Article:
Worst Couchsurfing experience. That is one of our most popular conversation topics with friends and family. Just to clarify we don’t “surf” nearly as much as it appears - maybe occasionally at most, i.e. about 5% for those of you engineers. But it’s true that I like to talk about surfing because they often make more memorable experiences than boutique hotels. This is one of the stories I told many times. I think it is time to share it on the blog with everyone.
It was along the Trans-America highway called Carretera Austral in Chile. Gorgeous scenery and weather that we couldn’t get enough of. We pulled into the city of Coyhaique in an early evening and found the house according to the address given by our Couchsurfing host, Javier.
To call it a house is an over-statement - it was actually still under construction with fences and pit holes everywhere. We were confused - maybe we were at wrong place? So we circled about the town, asked around, circled about some more and asked around some more. Fifteen minutes later we found ourselves back at the same spot. Luckily Javier answered our prayers and showed up a few minutes later: he indeed lived at the location, but in a little cabin by the riverside further into the property, the front of which would be developed into some hotel.
After tip-toeing around the construction site, we found the cabin hidden among trees. Really it was just a small bachelor pad. Besides the kitchen and bathroom, Javier’s drum set took up about 1/3 of the living space and his sleeping mattress another 1/3. It felt a little tight for all three of us, but “we will manage somehow”, I tried to comfort myself in my head.
To our annoyance, the cabin was also a bit dirty and messy, so five minutes later, I rolled my sleeves and started cleaning out the dishes in the sink. Since it was still early, Q and I decided to wander around the town before dinner. Javier told us he was off to meet up with two other Couchsurfing travellers. He mumbled something about they would set up a tent for camping, but I subconsciously ignored the trouble sign.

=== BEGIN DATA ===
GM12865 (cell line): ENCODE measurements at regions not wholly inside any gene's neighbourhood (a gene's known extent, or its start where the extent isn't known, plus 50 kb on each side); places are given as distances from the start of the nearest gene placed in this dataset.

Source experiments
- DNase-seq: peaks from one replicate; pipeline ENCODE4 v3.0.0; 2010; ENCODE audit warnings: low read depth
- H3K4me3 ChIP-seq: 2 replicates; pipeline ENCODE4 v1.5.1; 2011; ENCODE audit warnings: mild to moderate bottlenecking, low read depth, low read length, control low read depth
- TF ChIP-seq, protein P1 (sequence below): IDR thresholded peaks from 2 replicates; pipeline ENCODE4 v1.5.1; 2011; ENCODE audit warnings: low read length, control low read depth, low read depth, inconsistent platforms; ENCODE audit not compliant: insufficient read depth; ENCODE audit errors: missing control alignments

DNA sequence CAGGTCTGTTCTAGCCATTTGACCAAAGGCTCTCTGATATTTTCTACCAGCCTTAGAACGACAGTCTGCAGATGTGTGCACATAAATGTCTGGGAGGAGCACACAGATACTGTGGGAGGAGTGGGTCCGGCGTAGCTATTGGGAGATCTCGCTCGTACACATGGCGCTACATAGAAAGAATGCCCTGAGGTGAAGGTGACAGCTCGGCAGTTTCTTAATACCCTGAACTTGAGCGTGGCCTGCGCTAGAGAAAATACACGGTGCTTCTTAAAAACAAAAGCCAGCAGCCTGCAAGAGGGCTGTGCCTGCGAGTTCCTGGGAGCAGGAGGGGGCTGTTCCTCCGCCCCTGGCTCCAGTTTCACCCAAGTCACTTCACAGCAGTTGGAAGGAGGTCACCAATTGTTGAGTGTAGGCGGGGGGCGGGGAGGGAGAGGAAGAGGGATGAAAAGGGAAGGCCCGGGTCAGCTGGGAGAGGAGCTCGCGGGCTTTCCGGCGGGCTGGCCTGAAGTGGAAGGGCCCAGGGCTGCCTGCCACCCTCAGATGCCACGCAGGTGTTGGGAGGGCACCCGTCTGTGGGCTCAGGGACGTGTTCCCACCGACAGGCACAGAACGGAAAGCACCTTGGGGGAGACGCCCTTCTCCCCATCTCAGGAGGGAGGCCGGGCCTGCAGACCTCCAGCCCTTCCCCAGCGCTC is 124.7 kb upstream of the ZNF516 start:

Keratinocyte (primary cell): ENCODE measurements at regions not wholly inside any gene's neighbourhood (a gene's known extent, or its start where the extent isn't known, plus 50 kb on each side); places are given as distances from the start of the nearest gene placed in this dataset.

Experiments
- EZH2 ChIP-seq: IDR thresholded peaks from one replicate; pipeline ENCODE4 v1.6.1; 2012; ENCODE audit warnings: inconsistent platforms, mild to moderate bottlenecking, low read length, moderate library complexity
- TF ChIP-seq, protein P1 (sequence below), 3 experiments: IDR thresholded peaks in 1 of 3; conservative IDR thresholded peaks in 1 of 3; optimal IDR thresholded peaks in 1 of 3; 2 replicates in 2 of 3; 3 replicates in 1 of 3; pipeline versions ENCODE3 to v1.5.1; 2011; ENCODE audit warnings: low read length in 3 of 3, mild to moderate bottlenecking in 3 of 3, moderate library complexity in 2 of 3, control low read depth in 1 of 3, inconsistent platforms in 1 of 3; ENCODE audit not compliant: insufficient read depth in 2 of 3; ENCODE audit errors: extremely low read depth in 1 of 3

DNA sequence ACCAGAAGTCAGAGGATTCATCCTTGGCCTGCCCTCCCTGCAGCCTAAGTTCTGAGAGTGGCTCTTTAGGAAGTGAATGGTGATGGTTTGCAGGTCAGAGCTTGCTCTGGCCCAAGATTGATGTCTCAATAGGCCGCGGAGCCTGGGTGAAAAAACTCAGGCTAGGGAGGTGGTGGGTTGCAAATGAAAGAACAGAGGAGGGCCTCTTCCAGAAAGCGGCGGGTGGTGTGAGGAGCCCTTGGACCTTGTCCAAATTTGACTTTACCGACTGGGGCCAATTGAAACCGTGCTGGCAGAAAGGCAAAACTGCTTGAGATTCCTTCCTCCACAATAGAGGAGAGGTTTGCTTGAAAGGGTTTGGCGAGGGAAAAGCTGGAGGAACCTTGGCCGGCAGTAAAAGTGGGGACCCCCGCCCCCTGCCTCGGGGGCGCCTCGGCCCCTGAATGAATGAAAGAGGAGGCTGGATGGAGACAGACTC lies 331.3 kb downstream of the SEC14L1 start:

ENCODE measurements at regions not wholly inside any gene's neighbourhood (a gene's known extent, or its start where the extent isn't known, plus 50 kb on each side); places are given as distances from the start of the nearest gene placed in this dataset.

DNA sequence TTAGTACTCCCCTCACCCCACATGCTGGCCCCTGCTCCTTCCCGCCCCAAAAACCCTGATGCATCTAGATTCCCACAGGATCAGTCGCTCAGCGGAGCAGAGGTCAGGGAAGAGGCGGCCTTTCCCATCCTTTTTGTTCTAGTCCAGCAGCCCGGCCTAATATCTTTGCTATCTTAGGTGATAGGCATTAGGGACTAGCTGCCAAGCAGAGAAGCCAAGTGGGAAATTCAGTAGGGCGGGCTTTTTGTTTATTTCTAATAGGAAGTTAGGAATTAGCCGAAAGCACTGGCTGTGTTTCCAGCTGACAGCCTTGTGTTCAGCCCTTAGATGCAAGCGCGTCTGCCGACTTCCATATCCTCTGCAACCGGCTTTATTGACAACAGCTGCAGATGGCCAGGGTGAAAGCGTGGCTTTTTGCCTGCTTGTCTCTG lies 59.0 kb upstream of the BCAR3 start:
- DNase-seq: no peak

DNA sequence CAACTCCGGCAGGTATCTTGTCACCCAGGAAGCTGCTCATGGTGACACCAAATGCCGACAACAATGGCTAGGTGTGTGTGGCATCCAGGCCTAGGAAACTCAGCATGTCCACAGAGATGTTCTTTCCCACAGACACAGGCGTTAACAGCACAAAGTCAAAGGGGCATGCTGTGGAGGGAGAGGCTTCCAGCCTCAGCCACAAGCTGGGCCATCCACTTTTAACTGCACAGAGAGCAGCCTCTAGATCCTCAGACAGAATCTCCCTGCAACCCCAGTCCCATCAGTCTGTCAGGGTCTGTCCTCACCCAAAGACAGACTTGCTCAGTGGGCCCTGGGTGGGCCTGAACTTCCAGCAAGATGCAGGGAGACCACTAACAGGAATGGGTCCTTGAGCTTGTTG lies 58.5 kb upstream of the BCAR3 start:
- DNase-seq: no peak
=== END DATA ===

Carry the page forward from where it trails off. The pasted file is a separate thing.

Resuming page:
We came back at around 9 at night to a cabin full of travellers and backpacks and a smiling Javier. By the way, we met a total of four Javiers in South America: one in Paraguay, one in Chile, one in Uruguay and one in Colombia, and all of them have this perpetually-cheerful look – a bit like the Sri Lankans.
Anyways, I digress, back to the cabin, the five of us chatted away. We found out the other two travellers were German university girls who had been trekking in Patagonia for several months. We were thoroughly impressed with their perseverance, and secretly wish we were younger and could do something similar.
Anyway, I digress again. Then it was getting late and way too dark to set up any tent so I felt it was necessary to address “the elephant in the room”. “What is the sleeping arrangement for tonight, guys?” I asked.
A complete silence of uneasiness momentarily froze everyone. Then the smiley Javier started scratching his head as if the thought hasn’t occurred to him.
“Well, my bed is a stack of three mattresses. So we can pull the bottom two out,” Javier finally broke the silence.
“But where? There is no space.” I continued my practical questioning.
“We will move the drums to the storage hut next door.”
So at eleven at night, the five of us carried the drums away like pack of diligent ants. Actually not all fit in the hut, so some were left blocking the entrance to the cabin. Fire hazard I know, but it was the best we could do under the circumstances and we were all getting sleepy, so I saved my safety speech.
It was a miracle that the three mattresses fit in the floor space. In fact they filled the entire space with no gap in between. So there we were, like a row of piglets, lined up nicely across the cabin.
Five of us lining up like piglets.
After everyone settled and lay down, Javier turned off the ceiling light. Suddenly all my senses were so heightened. I felt I was holding my breath and I received the same vibe coming from the whole room of tired travellers. With the darkness blanketing us, it finally dawned on us that we were going to spend ONE WHOLE NIGHT IN A ROOM FULL OF STRANGERS. Just like that we all held our breaths, too afraid to fall asleep.
Then something truly magical happened.
Javier turned on his record player, and next thing we knew, mellow and soothing jazz music flew out of it. Our ears were the first to start breathing again. I got up to capture this moment. My eyes just melted when they made out the sight outside the window – a river dancing under the moonlight! And next my nose found the faint scent of the wooden cabin. Just like that, everything became rustic and everyone was peaceful. I will never forget that feeling of excitement and relief that night. Then I passed out before the first song was over.
The second day morning before leaving Javier’s house, we ensured the German girls in private that it was not a typical Couchsurfing experience, and they should not be deterred from trying it again.
Whether they did again or not, we don’t know. But we do know we tried Couchsurfing again and again since then, and treasure it every single time.